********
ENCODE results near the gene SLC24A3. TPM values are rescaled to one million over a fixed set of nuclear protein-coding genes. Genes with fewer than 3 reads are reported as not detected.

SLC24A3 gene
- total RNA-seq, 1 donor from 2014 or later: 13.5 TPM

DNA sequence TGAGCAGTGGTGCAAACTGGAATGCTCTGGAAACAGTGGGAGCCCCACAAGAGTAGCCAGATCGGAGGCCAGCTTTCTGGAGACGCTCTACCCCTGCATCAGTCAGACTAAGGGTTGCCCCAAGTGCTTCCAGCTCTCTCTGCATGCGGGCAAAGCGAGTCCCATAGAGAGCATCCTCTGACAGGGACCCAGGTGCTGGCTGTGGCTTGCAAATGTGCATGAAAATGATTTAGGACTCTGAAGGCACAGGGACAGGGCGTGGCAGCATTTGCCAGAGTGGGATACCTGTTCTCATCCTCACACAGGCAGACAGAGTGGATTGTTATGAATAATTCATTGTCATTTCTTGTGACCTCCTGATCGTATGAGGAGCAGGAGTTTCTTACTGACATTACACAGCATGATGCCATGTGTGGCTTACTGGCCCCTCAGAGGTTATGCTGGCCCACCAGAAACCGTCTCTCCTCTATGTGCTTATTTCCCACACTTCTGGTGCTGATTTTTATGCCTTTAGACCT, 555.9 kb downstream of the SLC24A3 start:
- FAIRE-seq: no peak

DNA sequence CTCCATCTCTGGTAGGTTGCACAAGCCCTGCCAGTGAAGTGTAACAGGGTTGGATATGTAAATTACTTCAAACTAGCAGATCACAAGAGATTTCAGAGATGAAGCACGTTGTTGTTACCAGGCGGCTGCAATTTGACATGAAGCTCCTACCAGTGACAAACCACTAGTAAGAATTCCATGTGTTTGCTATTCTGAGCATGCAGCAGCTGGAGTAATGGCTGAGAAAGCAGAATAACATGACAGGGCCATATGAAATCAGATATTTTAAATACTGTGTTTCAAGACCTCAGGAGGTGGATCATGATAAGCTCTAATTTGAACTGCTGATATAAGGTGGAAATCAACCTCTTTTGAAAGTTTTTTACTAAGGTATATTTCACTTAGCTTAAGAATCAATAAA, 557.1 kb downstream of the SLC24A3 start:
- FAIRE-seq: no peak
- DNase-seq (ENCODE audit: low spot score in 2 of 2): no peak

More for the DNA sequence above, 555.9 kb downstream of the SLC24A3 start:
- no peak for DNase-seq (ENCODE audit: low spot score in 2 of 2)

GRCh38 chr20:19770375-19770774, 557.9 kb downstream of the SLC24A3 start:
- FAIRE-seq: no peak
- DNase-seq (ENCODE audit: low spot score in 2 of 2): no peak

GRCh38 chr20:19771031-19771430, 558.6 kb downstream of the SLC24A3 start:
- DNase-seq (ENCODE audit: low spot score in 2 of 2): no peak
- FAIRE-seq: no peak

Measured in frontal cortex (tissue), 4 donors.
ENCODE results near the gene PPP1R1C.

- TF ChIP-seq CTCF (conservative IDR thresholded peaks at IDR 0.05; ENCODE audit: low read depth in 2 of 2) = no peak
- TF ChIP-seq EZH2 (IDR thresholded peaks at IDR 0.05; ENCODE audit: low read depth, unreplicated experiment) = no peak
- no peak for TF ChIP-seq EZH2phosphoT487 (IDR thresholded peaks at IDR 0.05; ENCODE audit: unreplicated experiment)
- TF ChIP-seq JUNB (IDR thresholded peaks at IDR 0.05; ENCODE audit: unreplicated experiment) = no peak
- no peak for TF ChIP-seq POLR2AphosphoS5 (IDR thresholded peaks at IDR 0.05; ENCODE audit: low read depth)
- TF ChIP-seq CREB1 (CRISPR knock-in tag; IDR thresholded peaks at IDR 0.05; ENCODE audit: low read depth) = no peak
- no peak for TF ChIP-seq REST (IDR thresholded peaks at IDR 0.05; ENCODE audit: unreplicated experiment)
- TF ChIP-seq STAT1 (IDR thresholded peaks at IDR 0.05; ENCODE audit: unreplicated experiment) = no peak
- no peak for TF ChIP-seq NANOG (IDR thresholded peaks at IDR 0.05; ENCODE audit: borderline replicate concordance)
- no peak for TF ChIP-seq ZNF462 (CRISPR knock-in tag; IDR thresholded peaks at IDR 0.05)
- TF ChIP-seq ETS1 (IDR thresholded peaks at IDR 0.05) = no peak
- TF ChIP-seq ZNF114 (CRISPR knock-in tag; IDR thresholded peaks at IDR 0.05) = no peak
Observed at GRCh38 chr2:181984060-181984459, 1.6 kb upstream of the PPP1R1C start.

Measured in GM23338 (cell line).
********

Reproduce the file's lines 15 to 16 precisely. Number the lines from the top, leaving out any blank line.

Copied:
- DNase-seq (ENCODE audit: low spot score in 2 of 2): no peak
- FAIRE-seq: no peak